Families with children are bearing the brunt of insecure tenancies, high rents, and constant moves, claims the new report Growing Up Renting from housing charity Shelter.
Based on research with more than 4,000 private renters, the study found that one in 10 renting families have had to change their children’s school in the past five years because they moved from one rented home to another. In one case, an eight-year-old child had already lived in nine homes.
Moreover, 44 per cent of renting parents say that their child would have a better childhood if they had more stability in their home. Of those families who have moved home in the last five years, 13 per cent said that the move was stressful or upsetting for their children.
Nearly half of families in the report said they worried about their landlord or letting agent putting their rent up to a level they could not afford, while more than a quarter of renting families have faced a rent rise in the past year. For one in 20 households this resulted in them moving out of their home in the last 12 months.
Around one in eight renting families reported having to sofa surf with family and friends while between homes.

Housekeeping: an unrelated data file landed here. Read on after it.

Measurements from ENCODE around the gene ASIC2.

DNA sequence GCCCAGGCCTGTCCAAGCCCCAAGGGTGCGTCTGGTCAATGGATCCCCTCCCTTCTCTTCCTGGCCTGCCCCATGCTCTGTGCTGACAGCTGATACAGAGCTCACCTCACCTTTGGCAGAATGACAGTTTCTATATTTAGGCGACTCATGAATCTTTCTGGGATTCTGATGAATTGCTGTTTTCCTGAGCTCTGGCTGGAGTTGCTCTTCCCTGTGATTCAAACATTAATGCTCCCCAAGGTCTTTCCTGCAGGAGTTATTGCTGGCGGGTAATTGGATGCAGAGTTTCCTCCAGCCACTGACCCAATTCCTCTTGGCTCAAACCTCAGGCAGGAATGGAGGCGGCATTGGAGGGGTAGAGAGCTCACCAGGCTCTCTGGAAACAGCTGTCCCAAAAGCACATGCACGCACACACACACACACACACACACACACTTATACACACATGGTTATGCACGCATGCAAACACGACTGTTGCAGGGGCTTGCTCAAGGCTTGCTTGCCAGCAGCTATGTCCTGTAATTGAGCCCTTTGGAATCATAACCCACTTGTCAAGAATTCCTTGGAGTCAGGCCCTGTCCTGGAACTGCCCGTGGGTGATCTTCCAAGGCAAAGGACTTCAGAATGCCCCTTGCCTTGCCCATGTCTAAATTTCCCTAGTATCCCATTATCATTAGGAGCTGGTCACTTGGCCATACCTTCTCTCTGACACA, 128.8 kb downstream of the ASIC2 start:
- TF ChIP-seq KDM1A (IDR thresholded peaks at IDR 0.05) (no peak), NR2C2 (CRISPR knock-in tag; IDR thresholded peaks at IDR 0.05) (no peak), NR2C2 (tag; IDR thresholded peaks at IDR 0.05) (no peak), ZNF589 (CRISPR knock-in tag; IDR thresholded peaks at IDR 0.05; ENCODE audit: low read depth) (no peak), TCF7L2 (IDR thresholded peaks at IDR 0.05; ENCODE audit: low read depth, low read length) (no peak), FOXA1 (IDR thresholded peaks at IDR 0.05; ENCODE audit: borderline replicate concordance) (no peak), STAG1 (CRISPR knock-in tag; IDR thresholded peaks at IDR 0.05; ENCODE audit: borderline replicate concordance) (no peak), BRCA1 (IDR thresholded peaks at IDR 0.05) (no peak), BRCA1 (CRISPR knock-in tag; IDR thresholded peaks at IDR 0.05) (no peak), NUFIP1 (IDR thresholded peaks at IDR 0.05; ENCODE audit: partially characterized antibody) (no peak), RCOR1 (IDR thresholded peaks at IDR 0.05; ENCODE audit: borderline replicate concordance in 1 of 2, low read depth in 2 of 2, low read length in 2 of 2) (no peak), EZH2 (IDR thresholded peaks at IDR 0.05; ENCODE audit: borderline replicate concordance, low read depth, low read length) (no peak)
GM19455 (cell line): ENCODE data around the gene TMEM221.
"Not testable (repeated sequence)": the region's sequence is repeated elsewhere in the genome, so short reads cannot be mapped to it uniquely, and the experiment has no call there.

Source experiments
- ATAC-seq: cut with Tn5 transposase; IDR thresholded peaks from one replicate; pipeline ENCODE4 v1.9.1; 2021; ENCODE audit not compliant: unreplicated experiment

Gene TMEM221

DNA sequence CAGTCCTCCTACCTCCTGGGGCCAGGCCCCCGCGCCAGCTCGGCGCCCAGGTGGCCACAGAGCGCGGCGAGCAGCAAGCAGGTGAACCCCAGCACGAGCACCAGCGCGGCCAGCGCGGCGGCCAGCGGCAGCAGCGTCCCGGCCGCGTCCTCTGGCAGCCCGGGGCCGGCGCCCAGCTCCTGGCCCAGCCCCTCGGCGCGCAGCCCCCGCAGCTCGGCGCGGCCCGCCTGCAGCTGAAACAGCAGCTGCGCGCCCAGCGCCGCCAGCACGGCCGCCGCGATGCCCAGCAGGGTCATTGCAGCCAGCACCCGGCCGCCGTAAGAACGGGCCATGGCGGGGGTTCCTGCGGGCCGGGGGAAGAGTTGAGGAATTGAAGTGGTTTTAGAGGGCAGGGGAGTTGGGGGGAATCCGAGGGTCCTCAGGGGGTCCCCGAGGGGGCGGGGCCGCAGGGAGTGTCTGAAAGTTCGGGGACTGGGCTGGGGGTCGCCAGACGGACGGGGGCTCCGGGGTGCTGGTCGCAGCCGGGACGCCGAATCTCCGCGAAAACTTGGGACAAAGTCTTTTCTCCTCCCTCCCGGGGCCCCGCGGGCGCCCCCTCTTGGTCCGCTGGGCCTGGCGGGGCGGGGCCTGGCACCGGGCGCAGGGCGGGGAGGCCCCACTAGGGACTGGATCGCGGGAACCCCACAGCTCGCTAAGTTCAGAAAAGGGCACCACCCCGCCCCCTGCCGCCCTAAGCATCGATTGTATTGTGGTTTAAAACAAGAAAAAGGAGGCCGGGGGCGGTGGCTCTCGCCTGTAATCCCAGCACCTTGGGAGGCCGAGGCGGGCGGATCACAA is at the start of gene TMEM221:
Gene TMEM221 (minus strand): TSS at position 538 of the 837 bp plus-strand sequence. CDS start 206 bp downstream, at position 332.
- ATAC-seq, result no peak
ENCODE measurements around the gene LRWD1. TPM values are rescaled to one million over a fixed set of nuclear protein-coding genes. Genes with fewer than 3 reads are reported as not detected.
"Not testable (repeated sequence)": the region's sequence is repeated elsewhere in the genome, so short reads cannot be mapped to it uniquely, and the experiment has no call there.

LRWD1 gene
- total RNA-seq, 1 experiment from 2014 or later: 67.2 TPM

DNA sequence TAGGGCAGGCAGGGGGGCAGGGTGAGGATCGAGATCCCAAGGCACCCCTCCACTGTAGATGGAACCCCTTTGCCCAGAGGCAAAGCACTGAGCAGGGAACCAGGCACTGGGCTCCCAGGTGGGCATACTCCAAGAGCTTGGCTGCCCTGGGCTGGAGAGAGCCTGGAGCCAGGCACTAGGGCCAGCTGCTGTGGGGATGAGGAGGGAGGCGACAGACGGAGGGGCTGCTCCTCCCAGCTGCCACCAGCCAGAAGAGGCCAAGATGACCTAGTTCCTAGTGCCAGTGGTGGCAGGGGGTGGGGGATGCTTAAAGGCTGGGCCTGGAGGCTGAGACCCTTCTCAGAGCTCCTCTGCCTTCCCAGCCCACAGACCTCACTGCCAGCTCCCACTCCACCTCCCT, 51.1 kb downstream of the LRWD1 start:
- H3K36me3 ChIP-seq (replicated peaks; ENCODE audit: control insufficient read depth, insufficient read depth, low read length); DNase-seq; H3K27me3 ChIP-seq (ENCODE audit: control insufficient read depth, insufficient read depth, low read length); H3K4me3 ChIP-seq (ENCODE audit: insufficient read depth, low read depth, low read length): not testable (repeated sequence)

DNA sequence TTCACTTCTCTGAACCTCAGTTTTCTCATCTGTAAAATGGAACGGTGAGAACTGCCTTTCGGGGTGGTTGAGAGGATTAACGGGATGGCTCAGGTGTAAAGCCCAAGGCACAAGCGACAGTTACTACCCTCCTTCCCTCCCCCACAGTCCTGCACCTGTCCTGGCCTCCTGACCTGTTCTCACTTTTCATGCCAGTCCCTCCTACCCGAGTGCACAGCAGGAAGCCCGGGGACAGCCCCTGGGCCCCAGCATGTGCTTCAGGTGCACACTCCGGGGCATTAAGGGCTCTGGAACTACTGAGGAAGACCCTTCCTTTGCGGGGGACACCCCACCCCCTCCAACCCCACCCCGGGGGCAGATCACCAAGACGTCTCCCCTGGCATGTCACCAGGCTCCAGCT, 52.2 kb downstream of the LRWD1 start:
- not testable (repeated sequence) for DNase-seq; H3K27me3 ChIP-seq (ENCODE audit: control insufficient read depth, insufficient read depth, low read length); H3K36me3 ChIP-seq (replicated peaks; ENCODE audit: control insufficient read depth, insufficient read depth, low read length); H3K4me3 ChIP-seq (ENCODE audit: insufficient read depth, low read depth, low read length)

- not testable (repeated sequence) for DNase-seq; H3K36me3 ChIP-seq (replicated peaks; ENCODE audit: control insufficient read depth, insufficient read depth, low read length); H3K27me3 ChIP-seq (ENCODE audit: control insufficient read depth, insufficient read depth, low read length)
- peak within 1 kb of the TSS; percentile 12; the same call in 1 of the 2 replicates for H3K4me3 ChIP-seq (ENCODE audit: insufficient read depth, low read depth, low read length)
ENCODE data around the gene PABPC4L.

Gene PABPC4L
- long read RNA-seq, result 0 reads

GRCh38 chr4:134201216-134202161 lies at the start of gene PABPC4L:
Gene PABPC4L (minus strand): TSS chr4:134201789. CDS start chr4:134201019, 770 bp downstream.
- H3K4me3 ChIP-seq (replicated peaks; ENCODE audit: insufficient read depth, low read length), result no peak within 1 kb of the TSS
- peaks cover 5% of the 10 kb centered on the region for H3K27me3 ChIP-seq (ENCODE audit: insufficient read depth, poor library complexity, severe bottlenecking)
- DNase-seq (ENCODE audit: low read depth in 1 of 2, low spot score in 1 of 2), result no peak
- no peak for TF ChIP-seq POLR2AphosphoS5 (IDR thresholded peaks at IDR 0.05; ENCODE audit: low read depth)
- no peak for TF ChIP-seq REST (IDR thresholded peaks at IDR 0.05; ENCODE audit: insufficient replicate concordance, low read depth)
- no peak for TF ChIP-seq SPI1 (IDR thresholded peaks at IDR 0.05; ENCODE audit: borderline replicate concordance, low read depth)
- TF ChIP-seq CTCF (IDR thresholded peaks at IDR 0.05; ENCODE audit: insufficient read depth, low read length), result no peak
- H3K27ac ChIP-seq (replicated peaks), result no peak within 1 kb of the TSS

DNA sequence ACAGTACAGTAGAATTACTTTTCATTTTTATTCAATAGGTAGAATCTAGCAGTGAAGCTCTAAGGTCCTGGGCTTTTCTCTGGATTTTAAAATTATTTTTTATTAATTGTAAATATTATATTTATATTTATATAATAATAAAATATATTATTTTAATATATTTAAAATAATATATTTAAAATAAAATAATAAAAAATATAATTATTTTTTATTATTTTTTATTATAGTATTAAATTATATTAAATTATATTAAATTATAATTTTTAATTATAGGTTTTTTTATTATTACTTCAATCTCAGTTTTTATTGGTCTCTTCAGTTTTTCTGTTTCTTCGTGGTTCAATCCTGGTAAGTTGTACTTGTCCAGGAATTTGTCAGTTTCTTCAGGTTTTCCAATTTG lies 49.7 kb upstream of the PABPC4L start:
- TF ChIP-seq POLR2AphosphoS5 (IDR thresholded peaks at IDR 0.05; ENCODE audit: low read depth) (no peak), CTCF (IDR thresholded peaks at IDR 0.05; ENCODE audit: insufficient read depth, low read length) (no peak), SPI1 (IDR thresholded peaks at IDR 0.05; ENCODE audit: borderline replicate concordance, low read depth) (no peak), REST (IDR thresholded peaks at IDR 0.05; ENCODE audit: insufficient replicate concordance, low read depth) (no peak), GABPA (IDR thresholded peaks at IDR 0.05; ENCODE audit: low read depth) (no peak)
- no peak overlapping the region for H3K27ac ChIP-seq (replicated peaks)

As part of its ‘9 million renters’ campaign, Shelter is calling for the introduction of a more stable tenancy contract, preventing eviction for no good reason and capping rent rises so they are not inflation-busting.
"These stark findings prove that today’s volatile rental market is simply not fit for purpose," said Shelter’s chief executive Campbell Robb. "For the vast majority of renting parents, renting isn’t a lifestyle choice, yet for many it’s putting their children’s education, happiness and wellbeing in jeopardy. Unpredictable rents and short-term tenancies are not only failing to meet the needs of families, they’re doing real damage to children’s lives.
"The nine million renters in this country deserve better. It’s high time we faced up to the fact that renting is no longer a stepping stone, but the only long-term option available to rising numbers of families. We have to give children growing up in rented homes a better deal."